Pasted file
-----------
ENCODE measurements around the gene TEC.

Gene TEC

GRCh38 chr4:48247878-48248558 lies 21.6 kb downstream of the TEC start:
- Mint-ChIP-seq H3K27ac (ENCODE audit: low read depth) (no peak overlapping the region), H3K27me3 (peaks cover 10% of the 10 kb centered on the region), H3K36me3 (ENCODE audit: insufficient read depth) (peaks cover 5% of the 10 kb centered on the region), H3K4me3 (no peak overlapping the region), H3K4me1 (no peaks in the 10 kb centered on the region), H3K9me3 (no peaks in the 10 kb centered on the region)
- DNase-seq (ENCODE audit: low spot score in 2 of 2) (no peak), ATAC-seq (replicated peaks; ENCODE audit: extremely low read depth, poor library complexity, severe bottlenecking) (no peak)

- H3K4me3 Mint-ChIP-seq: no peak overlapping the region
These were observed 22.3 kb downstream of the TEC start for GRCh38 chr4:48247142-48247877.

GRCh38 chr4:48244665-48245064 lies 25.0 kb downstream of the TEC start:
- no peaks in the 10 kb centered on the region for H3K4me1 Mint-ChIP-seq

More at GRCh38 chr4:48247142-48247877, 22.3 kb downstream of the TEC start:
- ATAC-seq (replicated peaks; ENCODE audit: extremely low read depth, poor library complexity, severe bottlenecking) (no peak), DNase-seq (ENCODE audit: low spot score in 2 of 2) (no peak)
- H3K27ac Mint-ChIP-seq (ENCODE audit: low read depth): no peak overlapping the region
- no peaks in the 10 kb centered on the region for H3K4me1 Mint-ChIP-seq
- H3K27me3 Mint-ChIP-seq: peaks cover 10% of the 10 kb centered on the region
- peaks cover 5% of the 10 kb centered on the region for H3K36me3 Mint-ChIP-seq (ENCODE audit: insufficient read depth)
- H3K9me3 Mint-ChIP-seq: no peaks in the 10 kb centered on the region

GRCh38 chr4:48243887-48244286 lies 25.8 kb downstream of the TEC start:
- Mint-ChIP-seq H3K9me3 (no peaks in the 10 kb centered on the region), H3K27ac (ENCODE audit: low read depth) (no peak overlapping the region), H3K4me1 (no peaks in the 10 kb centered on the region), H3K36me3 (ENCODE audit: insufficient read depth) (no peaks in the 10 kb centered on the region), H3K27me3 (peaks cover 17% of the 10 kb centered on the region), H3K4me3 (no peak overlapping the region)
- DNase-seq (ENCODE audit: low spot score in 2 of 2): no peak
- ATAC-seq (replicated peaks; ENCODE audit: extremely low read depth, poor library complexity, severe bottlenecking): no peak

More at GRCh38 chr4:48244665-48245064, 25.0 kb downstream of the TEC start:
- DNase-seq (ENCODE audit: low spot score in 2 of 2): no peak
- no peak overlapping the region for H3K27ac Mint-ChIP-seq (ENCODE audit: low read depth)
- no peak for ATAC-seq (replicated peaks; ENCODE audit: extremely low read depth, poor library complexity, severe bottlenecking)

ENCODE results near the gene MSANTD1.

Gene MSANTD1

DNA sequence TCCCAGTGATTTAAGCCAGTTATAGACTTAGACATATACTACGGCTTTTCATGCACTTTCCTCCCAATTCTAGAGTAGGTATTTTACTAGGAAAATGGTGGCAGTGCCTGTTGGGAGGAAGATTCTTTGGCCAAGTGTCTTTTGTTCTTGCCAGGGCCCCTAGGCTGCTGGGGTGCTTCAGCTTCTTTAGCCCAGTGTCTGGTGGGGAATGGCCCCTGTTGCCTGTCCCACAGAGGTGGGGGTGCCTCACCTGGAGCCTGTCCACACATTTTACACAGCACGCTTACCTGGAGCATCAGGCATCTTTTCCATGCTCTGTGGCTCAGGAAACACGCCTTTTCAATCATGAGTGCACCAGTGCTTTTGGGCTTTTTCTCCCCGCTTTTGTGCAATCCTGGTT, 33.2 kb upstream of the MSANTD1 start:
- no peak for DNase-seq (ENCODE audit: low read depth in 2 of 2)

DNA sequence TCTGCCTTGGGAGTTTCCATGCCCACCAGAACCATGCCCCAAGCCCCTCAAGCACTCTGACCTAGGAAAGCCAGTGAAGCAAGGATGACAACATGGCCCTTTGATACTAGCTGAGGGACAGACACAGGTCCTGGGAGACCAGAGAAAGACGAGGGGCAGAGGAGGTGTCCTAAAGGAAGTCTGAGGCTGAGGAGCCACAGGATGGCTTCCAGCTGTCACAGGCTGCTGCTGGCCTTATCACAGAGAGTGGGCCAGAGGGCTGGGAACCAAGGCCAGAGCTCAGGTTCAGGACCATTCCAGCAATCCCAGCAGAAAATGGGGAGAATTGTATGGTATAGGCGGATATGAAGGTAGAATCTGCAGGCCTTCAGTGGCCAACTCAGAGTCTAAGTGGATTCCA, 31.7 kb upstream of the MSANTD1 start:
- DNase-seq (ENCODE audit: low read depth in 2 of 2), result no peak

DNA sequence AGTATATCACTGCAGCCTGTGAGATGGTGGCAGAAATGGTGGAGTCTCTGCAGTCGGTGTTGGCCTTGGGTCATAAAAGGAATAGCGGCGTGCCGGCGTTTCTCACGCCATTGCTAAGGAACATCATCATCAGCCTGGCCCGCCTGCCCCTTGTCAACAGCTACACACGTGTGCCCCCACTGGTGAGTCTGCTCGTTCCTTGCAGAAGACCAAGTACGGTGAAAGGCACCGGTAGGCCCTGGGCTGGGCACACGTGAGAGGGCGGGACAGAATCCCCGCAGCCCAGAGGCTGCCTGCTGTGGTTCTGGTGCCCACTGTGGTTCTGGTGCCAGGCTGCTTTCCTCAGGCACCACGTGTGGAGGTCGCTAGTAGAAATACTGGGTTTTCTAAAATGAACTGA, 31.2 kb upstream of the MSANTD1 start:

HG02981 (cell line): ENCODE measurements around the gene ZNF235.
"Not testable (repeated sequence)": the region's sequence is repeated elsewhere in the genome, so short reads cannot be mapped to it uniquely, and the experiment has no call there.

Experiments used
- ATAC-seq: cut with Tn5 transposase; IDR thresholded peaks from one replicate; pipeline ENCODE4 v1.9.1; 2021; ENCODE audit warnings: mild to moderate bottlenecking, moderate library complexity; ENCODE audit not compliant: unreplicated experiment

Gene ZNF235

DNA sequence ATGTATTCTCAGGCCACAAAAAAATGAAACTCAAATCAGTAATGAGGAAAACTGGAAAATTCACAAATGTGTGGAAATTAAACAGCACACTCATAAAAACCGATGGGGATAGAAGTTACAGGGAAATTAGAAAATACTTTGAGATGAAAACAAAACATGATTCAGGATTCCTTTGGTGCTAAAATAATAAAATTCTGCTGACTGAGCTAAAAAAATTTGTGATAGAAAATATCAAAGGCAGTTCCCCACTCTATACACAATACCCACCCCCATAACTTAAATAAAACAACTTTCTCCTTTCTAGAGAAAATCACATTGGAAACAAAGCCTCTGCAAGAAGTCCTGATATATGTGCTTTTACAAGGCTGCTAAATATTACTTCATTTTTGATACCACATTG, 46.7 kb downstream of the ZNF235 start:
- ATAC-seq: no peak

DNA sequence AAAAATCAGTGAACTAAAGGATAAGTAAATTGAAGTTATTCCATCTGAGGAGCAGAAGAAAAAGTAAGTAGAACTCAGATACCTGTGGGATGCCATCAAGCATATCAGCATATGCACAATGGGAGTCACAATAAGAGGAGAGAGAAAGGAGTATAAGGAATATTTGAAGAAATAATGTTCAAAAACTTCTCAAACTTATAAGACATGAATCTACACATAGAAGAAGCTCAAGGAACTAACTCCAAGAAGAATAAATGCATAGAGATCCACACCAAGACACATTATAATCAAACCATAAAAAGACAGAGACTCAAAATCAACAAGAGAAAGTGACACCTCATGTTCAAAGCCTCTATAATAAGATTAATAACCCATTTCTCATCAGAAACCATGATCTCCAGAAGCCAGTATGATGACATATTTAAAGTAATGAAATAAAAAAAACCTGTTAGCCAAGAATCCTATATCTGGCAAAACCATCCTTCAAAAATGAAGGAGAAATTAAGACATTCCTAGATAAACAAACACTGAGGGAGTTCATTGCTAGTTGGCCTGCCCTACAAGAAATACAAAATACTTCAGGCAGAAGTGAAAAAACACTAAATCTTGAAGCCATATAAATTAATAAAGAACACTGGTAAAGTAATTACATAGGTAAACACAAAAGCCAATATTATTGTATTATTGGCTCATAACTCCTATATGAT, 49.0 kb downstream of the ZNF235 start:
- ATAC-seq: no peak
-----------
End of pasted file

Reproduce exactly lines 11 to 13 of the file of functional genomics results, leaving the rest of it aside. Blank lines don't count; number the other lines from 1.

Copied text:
- ATAC-seq (replicated peaks; ENCODE audit: extremely low read depth, poor library complexity, severe bottlenecking) (no peak), DNase-seq (ENCODE audit: low spot score in 2 of 2) (no peak)
- H3K27ac Mint-ChIP-seq (ENCODE audit: low read depth): no peak overlapping the region
- no peaks in the 10 kb centered on the region for H3K4me1 Mint-ChIP-seq